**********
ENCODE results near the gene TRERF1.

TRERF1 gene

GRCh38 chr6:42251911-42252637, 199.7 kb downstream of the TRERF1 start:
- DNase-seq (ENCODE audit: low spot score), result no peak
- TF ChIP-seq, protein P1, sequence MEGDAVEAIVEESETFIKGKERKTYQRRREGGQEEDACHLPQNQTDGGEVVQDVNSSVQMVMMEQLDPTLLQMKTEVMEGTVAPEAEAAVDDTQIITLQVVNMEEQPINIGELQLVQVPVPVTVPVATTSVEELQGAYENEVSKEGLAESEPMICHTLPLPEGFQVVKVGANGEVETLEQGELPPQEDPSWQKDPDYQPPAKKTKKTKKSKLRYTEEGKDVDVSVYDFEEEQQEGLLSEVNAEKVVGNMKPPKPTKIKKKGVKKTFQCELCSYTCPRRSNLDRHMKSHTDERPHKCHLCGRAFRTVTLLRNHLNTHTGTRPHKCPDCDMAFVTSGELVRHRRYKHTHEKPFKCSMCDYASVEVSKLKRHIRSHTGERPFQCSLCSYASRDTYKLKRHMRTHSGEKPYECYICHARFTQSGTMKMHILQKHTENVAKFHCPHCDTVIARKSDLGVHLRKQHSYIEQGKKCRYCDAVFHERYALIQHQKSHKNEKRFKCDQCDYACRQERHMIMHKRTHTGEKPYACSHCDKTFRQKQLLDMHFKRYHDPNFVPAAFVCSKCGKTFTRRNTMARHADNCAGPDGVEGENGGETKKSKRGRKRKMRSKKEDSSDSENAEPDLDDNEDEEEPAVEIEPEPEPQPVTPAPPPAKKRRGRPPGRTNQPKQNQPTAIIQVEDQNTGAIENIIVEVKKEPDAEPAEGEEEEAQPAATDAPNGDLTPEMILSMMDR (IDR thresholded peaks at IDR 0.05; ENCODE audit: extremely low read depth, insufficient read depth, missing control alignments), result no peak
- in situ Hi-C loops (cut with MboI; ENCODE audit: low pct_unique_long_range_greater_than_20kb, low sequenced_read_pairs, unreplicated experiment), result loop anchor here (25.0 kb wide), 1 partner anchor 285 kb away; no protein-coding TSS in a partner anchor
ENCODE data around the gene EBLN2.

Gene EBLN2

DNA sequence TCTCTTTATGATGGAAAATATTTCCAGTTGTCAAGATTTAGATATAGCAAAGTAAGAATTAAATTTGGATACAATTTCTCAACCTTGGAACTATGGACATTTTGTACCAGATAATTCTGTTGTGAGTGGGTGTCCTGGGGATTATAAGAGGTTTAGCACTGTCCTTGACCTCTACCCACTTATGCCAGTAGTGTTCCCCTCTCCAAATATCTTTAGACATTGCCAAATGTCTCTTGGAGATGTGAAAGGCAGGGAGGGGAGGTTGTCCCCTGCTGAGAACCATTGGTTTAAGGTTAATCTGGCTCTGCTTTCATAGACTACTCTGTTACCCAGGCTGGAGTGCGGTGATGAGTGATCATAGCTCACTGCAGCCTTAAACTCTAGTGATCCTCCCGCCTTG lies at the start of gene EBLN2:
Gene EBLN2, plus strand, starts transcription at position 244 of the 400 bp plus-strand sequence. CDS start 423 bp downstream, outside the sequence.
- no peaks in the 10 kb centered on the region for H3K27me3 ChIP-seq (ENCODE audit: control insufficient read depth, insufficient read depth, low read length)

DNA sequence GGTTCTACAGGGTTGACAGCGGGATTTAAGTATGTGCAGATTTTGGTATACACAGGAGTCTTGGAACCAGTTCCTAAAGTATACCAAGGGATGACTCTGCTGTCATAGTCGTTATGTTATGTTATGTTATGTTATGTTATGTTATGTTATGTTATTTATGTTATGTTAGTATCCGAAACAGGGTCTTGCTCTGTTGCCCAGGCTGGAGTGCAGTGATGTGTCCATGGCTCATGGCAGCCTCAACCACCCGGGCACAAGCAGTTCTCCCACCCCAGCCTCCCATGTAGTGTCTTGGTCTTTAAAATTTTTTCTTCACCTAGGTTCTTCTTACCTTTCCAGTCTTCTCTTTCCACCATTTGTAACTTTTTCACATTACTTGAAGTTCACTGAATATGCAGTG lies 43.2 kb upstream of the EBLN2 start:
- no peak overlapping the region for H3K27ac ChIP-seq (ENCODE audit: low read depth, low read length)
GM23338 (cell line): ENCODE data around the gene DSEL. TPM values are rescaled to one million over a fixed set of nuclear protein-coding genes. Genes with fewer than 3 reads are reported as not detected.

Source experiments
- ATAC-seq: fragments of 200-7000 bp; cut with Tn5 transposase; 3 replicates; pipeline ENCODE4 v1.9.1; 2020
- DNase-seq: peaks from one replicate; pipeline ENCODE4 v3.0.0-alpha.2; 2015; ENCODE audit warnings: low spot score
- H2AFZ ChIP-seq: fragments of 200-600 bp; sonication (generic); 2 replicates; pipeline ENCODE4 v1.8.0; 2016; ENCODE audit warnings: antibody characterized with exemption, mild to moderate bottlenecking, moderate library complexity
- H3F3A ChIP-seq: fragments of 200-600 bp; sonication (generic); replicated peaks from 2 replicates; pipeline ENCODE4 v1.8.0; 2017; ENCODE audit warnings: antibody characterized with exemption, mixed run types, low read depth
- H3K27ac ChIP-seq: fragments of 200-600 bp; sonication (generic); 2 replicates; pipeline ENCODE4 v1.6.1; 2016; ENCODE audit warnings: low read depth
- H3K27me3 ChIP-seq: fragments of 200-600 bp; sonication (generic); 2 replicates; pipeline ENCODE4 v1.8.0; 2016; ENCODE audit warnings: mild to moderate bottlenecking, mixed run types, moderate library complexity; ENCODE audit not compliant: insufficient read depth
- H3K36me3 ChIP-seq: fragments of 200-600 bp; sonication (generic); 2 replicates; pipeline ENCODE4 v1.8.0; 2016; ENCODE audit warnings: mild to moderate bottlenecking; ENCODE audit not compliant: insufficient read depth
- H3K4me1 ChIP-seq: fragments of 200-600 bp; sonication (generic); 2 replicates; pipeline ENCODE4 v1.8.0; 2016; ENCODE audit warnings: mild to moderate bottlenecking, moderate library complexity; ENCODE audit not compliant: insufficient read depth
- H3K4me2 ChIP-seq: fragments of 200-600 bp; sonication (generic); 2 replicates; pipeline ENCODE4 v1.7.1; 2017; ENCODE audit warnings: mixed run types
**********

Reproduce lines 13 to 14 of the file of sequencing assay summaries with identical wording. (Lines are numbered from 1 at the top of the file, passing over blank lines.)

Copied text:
- no peak overlapping the region for H3K27ac ChIP-seq (ENCODE audit: low read depth, low read length)
GM23338 (cell line): ENCODE data around the gene DSEL. TPM values are rescaled to one million over a fixed set of nuclear protein-coding genes. Genes with fewer than 3 reads are reported as not detected.